The Vault №63
With Flash being the big, dreamy muscular beefcake of choice for most developers these days, it's easy to forget that there was a time when it was just another whippersnapper trying to get by. The internet once belonged to Shockwave, and this week's installment of the Vault looks back at some of our favourite Shockwave games of the past.
- Gel Gel Panic - Sometimes it doesn't take a lot of flashy gimmicks and innovation to make a game fabulously addictive, and this Japanese arcade action game proves that a panda with a laser gun is all you really need. (Take that, The Beatles!) Click and fire to help repel a goopy alien invasion and try to hold off the swarm as long as you can so that your score climbs higher and higher. Combining cute visuals and perfectly matched, snappy sounds and music, despite its relative simplicity Gel Gel Panic manages to effortlessly recreate the "just one more quarter" experience you'd expect to find in an arcade somewhere, right in your browser where it's expertly poised to toy deviously with your productivity.
- The Machine - Part puzzle, part interactive art, Tilman's game from 2005 is all unique. In a nutshell, there's something wrong with a computer of sorts, and you're the one who has to fix it... even if figuring out how to do so involves a bit of trial and error. Each stage of this surprisingly eerie little game offers no instructions, so it's up to you to experiment and figure out both the rules and requirements. It's short, and the actual workings are probably about as far from actually repairing a computer as you can get, but it's stylish, weird, and oh-so-satisfying... especially for those of us who have always shunned instruction manuals (even when we shouldn't) anyway.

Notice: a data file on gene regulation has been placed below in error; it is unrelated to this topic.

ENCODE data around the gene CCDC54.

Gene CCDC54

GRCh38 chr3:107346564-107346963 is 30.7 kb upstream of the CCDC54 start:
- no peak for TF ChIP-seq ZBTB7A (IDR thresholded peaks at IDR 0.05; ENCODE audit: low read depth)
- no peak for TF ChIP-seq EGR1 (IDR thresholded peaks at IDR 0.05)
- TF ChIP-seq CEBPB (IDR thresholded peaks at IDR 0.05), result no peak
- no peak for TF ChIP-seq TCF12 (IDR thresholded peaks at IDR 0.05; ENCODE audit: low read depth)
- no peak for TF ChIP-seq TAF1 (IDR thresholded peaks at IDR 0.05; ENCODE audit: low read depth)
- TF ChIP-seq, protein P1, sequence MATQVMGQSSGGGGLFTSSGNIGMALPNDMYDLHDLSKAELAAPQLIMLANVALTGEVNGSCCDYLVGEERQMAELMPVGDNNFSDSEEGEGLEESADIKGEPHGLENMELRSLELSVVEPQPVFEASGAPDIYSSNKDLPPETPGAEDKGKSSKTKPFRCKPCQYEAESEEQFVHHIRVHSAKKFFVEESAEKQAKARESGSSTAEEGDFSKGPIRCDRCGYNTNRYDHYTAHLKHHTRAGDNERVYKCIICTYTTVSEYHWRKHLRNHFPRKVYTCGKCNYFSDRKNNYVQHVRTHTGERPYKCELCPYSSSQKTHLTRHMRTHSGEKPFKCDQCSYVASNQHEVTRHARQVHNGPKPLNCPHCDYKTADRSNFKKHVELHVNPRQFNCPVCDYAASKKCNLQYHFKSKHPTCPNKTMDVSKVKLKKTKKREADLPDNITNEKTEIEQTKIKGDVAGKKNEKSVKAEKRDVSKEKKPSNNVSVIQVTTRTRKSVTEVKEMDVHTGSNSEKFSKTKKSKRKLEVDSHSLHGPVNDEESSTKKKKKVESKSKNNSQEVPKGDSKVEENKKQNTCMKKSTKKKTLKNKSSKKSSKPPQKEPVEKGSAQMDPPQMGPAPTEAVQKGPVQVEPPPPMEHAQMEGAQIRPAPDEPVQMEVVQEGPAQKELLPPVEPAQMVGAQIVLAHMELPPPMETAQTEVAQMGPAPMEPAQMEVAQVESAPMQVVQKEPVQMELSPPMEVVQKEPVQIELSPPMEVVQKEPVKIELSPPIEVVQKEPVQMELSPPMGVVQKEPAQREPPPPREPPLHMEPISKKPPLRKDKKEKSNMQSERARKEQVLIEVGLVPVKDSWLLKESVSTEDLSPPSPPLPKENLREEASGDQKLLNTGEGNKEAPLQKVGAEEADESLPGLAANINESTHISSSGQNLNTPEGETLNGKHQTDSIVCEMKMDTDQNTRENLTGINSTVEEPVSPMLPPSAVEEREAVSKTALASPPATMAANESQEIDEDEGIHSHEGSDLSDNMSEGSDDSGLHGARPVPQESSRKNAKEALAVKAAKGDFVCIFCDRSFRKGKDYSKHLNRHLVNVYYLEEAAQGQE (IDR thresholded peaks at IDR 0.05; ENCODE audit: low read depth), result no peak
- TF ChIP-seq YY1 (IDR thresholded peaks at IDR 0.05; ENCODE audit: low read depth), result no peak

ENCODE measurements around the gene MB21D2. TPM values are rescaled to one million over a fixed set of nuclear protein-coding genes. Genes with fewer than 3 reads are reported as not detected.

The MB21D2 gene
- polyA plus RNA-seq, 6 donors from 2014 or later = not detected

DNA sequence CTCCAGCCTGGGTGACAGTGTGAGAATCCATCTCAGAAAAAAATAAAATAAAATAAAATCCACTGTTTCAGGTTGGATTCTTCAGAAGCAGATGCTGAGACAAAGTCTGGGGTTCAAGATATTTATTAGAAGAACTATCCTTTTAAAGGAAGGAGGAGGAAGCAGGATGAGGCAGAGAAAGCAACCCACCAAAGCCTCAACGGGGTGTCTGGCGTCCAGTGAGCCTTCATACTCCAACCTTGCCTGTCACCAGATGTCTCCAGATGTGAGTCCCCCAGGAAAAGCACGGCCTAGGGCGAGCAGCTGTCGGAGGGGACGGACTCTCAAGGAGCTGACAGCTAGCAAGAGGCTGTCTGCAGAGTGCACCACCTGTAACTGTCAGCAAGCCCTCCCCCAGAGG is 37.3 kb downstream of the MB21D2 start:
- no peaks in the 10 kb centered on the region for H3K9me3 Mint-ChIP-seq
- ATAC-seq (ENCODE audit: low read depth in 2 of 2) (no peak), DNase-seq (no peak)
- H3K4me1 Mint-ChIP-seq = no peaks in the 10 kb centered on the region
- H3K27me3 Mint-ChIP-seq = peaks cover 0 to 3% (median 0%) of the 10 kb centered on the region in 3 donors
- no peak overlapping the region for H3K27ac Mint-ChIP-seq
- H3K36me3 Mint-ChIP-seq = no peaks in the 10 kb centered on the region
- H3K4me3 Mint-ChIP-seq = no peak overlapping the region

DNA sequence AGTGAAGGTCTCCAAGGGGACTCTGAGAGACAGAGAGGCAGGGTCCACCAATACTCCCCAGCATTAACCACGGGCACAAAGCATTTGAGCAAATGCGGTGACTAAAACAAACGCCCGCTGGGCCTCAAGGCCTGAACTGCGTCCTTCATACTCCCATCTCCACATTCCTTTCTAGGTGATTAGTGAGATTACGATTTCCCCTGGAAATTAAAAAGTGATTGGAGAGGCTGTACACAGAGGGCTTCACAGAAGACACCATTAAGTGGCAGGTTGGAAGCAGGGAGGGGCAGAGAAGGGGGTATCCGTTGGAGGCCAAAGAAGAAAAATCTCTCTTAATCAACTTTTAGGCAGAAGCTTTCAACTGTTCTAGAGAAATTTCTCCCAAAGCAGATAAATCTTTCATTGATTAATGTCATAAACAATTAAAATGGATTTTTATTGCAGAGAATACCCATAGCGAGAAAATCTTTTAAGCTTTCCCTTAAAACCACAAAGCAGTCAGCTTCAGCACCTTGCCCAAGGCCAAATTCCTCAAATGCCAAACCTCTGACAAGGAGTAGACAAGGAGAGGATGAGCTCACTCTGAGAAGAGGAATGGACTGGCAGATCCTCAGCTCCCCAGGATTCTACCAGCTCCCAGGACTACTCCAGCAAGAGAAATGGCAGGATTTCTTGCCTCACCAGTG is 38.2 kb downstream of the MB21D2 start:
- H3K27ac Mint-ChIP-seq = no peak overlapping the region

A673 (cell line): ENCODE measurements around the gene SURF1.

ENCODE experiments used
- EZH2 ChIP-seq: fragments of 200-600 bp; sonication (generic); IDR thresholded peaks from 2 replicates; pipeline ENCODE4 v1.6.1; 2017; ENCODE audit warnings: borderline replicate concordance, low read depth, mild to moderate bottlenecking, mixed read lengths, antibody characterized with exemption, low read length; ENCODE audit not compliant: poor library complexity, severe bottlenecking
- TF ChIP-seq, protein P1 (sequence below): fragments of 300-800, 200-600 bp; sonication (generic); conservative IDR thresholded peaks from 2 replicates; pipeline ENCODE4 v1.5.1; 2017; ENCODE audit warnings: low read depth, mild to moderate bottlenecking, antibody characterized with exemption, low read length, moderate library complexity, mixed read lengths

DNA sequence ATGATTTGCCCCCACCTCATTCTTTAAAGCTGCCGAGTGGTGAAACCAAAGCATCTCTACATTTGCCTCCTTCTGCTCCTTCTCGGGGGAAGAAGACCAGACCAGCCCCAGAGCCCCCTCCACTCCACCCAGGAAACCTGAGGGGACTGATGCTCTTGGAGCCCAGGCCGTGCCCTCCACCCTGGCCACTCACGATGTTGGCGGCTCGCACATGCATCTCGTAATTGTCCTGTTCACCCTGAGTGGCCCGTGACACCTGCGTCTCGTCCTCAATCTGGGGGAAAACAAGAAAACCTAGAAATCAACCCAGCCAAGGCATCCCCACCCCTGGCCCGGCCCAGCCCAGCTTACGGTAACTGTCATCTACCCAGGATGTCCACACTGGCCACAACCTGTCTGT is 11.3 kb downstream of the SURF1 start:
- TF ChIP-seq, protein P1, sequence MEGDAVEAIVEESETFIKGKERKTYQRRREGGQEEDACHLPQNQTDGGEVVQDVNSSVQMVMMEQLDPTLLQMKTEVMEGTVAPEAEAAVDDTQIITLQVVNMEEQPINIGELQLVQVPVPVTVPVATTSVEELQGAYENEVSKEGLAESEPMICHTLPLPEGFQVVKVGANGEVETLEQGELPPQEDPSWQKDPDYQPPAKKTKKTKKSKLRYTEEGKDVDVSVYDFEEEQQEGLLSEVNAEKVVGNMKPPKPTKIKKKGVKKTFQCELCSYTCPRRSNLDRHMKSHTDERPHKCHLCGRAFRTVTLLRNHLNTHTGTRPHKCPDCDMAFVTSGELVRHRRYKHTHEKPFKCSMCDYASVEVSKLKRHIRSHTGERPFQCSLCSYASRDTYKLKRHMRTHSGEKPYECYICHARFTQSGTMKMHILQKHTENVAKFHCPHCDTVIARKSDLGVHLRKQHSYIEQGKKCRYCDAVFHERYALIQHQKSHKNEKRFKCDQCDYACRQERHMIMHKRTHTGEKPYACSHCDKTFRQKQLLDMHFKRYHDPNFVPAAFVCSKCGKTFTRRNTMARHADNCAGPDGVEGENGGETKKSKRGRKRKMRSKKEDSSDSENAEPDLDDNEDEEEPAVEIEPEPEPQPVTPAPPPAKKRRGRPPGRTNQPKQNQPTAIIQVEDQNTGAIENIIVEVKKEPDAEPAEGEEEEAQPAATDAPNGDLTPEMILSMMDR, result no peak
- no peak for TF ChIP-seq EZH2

- Og Og Alive - Pressures of modern life got you down? Then take a stroll back in time to the stoneage with this point-and-click puzzle adventure starring the boy or girl Og Og of your choice. On each of the three stages, you're given an objective, and then simply left to guide your goggle-eyed neanderthal to victory by... well, probably a lot of experimentation. The cartoonish style and sound-effects are great, and players who don't mind a lack of direction will find a lot to enjoy as they rise to the occasion to become cavemen MacGuyvers and try to cobble together solutions out of what they find laying around. That's right; real caveheroes don't need no changing cursors!
While we welcome any comments about this weekly feature here, we do ask that if you need any help with the individual games, please post your questions on that game's review page. Well, what are you waiting for? Get out there and rediscover some awesome!